The problem with the Apocalypse is that by nearly every development metric – adult literacy, infant mortality, conflict deaths – it is better to be alive today than at any time in history.29 The statistician Hans Rosling and the economist Max Roser have both dedicated careers to shifting the narrative away from the media focus on catastrophe toward the reality that we live in a time of unprecedented prosperity; Stephen Pinker has argued strongly that violence in human civilization is on a continuous downward trend, and that the time we live in is one of unprecedented peace.30 This is a bitter pill to swallow for those of us anticipating the Apocalypse, but the good news for us is that such optimism doesn’t mean that climate change isn’t real, or that the Technological Singularity isn’t coming, or that we are not accelerating towards political collapse.


What it does mean is that our assumptions about the world have been overtaken by the social, economic and technological changes happening around us, leaving us stuck with a picture of the present that doesn’t reflect reality accurately. For example: after decolonisation, the West developed an unshakeable belief that Africa’s economic narrative was one of chronic failure, but recent research suggests that this failure was a statistical artefact that “only holds true if you ignore the 1950s, 1960s, 1970s and then the 1990s and 2000s.”31 Statistics are always suspect, of course, and measurement is a form of magic, yet African countries turn out educated young people into economies that provide them with no jobs, just the same as Europe does, and it’s economic progress that links those countries to international trade networks which can export commodities – or people. The migrants arrive on the beaches of Europe carrying mobile phones, and we’re surprised to hear our demographic and technological future asking for our wi-fi password.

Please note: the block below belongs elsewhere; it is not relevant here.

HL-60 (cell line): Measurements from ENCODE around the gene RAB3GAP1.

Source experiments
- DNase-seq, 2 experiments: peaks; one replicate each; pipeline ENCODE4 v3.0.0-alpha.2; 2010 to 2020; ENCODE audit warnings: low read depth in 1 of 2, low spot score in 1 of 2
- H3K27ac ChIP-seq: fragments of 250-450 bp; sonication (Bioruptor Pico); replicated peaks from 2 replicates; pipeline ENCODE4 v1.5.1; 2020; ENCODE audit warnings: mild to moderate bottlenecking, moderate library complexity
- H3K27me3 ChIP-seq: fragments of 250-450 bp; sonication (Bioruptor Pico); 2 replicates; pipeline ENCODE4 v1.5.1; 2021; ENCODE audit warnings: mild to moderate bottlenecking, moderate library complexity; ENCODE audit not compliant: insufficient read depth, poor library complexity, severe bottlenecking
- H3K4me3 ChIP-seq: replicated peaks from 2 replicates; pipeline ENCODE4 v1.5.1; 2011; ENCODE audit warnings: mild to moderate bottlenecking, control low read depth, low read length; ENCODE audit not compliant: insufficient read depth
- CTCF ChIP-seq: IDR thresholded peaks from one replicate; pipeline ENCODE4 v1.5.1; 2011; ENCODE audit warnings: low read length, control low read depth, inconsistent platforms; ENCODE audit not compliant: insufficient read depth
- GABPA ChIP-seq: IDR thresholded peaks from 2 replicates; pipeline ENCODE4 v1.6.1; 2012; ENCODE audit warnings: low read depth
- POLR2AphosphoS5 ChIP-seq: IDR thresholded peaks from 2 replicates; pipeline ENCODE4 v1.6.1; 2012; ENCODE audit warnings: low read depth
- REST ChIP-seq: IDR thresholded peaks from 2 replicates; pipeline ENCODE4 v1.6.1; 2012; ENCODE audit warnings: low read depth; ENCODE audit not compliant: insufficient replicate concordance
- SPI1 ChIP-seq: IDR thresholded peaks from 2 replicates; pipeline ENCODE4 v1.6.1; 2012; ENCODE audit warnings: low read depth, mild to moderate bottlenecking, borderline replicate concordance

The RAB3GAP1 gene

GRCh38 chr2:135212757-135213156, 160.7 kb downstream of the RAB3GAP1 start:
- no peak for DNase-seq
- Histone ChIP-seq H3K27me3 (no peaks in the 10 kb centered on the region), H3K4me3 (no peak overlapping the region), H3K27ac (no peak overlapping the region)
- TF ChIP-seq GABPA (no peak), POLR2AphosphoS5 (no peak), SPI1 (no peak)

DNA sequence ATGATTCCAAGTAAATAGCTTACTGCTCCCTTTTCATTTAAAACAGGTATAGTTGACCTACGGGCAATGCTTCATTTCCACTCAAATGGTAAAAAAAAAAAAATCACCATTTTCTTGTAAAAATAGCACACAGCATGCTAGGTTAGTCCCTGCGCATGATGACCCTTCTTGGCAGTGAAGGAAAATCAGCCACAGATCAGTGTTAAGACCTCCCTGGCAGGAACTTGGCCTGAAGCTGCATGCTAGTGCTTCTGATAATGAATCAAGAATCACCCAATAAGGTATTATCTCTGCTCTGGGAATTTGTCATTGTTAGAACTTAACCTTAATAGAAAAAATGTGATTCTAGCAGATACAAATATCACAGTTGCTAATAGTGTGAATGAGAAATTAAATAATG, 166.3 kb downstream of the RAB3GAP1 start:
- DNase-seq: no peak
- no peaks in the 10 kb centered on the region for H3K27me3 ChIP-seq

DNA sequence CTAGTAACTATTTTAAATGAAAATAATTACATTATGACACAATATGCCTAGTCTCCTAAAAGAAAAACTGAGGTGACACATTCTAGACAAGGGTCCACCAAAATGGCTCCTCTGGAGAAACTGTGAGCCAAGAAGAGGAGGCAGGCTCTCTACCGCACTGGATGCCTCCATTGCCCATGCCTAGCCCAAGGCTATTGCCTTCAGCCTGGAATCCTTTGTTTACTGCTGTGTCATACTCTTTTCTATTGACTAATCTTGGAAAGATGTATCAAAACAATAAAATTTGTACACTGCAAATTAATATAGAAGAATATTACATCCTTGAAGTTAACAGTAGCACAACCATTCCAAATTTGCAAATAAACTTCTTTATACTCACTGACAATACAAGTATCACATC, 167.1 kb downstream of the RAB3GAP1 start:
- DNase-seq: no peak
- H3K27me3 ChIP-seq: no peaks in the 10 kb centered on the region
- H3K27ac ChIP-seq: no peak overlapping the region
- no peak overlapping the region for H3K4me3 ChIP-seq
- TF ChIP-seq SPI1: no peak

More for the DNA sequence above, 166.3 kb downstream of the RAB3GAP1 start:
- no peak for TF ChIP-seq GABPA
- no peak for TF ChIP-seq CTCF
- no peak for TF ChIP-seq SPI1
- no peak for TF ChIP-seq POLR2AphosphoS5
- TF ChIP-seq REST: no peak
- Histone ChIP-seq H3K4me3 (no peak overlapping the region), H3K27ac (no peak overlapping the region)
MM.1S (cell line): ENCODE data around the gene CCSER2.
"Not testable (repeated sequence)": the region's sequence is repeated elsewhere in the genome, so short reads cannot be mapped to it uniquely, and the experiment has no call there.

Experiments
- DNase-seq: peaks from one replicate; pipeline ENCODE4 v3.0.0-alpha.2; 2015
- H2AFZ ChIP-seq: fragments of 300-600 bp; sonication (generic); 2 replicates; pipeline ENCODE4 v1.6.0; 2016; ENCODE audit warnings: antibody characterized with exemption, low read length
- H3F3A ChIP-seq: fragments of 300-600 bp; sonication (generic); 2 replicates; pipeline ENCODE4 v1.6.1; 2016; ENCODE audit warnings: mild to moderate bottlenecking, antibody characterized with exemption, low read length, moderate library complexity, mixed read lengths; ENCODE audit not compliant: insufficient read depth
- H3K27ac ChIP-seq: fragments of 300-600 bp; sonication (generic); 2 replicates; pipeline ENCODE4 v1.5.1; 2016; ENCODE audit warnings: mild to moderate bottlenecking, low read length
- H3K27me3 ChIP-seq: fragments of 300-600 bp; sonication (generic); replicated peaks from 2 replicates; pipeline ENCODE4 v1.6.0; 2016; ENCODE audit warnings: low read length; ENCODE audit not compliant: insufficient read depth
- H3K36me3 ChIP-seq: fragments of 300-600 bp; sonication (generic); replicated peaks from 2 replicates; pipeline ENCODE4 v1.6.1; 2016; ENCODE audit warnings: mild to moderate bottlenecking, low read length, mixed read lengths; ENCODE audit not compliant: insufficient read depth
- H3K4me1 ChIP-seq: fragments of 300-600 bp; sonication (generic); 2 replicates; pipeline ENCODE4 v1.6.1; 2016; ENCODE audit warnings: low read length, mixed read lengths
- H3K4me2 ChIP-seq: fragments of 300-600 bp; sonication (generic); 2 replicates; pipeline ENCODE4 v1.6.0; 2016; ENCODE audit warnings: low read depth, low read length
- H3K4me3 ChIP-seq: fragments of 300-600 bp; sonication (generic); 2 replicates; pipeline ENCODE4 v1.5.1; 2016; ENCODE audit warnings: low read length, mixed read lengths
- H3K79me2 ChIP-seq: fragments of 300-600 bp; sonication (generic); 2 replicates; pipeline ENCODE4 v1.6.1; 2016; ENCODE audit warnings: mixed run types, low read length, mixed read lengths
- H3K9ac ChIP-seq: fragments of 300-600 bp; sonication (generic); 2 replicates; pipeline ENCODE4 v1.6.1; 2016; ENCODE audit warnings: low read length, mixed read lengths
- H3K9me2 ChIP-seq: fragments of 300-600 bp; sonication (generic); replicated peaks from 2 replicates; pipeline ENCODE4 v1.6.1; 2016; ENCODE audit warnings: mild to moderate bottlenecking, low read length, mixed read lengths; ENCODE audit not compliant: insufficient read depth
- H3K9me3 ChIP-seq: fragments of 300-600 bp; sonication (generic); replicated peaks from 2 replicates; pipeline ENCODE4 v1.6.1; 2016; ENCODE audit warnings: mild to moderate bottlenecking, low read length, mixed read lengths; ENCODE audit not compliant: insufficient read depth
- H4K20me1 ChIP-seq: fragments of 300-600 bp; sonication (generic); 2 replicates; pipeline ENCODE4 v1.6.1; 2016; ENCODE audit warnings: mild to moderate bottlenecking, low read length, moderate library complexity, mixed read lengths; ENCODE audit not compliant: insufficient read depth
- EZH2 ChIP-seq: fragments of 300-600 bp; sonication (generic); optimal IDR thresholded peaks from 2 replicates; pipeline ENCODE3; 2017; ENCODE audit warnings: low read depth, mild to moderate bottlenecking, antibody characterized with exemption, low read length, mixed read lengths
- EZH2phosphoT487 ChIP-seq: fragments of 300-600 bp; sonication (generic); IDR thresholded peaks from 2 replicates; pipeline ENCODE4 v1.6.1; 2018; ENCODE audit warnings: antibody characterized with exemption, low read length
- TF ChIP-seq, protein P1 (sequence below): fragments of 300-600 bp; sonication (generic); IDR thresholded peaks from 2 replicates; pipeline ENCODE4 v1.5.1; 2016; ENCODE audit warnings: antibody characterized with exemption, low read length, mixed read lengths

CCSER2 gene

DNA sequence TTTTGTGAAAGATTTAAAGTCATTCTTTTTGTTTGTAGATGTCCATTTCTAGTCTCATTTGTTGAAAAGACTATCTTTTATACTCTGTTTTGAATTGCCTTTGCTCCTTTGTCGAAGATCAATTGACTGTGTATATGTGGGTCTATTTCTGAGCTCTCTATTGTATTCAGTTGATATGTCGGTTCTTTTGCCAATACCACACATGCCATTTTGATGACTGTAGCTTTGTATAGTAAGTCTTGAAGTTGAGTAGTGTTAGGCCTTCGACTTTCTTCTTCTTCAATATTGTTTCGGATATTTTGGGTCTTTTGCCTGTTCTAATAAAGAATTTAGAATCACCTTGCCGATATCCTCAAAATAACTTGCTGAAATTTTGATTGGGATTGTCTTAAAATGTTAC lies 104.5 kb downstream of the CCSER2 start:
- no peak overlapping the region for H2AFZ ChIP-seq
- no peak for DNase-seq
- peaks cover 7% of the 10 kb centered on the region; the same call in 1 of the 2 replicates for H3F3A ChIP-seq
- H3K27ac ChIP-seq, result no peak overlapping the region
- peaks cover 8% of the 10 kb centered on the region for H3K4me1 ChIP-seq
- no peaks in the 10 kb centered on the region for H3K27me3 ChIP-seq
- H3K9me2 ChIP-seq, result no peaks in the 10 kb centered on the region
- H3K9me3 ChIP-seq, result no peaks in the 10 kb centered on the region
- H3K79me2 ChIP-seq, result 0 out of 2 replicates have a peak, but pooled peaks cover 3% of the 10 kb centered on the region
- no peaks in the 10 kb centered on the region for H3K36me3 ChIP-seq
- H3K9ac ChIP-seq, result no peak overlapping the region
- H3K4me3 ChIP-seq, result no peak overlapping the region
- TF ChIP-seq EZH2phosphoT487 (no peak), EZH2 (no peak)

The movements described here are relatively insignificant in terms of numbers, but they provide us with insight, with instruction. They are presented as conversion experiences, they foresee an Apocalypse, and they call on their proponents to steer civilisation towards the Rapture. The task of the enlightened is to care for the rest of us on that journey; going back to Berardi, they have the role of “attending to those [hopeless and depressed and panicking] people and taking care of their insanity, showing them the way of a happy adaptation at hand.” Perhaps Marinetti was right to target his automobile towards aesthetic rather than political ends, even though the political is always embedded in the aesthetic. There is no escaping the unbearable present, because it has already collapsed into the future, but at least these stories can distract us from the landscape as it speeds past the windows.


In his last book before an early death, the political scientist Peter Mair wrote of how the model of democratic politics was being hollowed out as the mass political parties died off;32 those parties were the vehicles for our stories, telling us that things were once better than they are now and/or that things would be better in the future than they are now. When Srnicek and Williams argue “that the left can neither remain in the present nor return to the past,”33 they are only partially correct, because the movements described here suggest that we can’t get back to the future, either. As the past and the future have collapsed into the present, both left and right have collapsed into a new politics of the present; and the shape of this new politics is unclear, heavily contested, in permanent beta. Marinetti’s roaring automobile is now a self-driving car, waiting for somebody – anybody – to seize the steering wheel.


  1. Marinetti, Filippo Tommaso (1909) The Manifesto of Futurism
  2. Williams, Alex and Srnicek, Nick (2013) Manifesto for an Accelerationist Politics
  3. Williams and Srnicek, ibid.
  4. Land’s withdrawal turned him into the Great Old One of contemporary philosophy – a supernatural entity slumbering in hidden space, eagerly pursued by deranged acolytes, originally conceived by the writer H.P. Lovecraft – which is appropriate given Land has himself written two Lovecraftian philosophical fictions.
  5. Land, Nick (2013) Re-Acceleration